SEC Reiterates It Does Not Consider Ether As Security
Jay Clayton, the chairman of the US regulator SEC, suggests that ether cannot be qualified as security and has several significant differences, The Block reports.
He agreed with the method proposed by William Hinman, the SEC Corporate Finance Director, last July. His approach allows determining which cryptocurrencies can be equated to securities. After analyzing the networks of ether and bitcoin, their decentralized structure, and current sales, Hinman said that these assets cannot be considered securities.
Clayton notes that the nature of cryptocurrency is not static and may change with time. He claims that the main difference between a digital asset and security is in the way it is offered. A token is usually sold as an investment contract. Whether it can be considered a digital asset or not, depends on a number of facts and circumstances, like the economic characteristics of the transaction.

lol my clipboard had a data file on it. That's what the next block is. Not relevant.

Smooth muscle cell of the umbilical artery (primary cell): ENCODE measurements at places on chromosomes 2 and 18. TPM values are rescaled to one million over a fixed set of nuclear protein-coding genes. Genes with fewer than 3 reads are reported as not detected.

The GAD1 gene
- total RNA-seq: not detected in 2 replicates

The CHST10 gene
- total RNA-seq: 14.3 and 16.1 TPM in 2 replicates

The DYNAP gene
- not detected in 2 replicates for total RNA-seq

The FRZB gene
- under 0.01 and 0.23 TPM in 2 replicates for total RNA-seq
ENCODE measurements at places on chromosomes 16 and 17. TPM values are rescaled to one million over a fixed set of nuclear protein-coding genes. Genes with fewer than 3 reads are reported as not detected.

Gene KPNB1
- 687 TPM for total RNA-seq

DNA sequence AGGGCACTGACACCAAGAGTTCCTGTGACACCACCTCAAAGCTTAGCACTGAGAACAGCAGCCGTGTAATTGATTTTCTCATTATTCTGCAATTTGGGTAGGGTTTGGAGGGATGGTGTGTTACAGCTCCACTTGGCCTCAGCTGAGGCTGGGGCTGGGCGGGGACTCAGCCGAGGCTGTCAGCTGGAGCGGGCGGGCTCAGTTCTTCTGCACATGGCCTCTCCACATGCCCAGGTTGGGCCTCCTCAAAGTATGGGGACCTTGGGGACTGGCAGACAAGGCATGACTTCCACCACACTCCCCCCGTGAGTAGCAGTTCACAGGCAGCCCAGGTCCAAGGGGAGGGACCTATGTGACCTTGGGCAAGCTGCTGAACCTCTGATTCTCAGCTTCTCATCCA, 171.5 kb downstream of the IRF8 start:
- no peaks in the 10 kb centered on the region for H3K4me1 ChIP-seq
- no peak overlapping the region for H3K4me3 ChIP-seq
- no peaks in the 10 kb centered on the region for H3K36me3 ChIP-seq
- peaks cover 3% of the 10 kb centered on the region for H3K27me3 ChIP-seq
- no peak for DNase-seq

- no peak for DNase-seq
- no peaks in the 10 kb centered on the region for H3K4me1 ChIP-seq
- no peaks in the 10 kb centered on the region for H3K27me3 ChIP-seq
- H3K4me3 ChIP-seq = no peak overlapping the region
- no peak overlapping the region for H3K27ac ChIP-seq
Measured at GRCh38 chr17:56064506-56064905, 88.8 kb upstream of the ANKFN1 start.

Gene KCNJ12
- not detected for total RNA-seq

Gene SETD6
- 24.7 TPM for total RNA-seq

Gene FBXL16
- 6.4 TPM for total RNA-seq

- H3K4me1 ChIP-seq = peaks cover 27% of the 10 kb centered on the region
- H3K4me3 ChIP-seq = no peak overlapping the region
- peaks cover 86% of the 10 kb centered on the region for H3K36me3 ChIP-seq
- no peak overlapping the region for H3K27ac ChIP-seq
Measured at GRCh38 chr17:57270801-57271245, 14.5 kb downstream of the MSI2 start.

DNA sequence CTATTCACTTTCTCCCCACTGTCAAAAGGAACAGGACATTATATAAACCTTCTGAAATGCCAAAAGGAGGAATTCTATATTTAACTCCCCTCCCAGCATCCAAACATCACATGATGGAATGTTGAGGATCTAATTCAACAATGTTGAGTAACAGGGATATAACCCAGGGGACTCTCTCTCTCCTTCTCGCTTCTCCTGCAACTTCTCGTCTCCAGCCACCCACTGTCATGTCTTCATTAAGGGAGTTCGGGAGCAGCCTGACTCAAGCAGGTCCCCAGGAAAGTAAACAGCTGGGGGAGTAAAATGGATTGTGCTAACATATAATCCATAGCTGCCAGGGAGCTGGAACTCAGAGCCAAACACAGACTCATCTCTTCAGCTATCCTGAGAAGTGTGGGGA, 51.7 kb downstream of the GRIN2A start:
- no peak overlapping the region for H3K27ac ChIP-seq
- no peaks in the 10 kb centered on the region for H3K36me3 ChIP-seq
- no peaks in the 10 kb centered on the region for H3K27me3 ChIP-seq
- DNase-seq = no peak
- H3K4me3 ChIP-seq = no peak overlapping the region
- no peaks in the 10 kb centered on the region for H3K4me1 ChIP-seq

For example, a token may initially be sold as security and fit the appropriate definition, but another day it starts being offered as another financial instrument and can no longer be referred to securities, Clayton assures.
It is noteworthy that the Colorado government has recently signed a new Digital Tokens Act, which exempts some cryptocurrencies from the Securities Act. Under the new rules, broker-dealers and merchants no longer need a license if they work with the so-called consumptive tokens (created to purchase goods, services or content).
As previously reported, the Texas authorities want to prohibit anonymous transactions.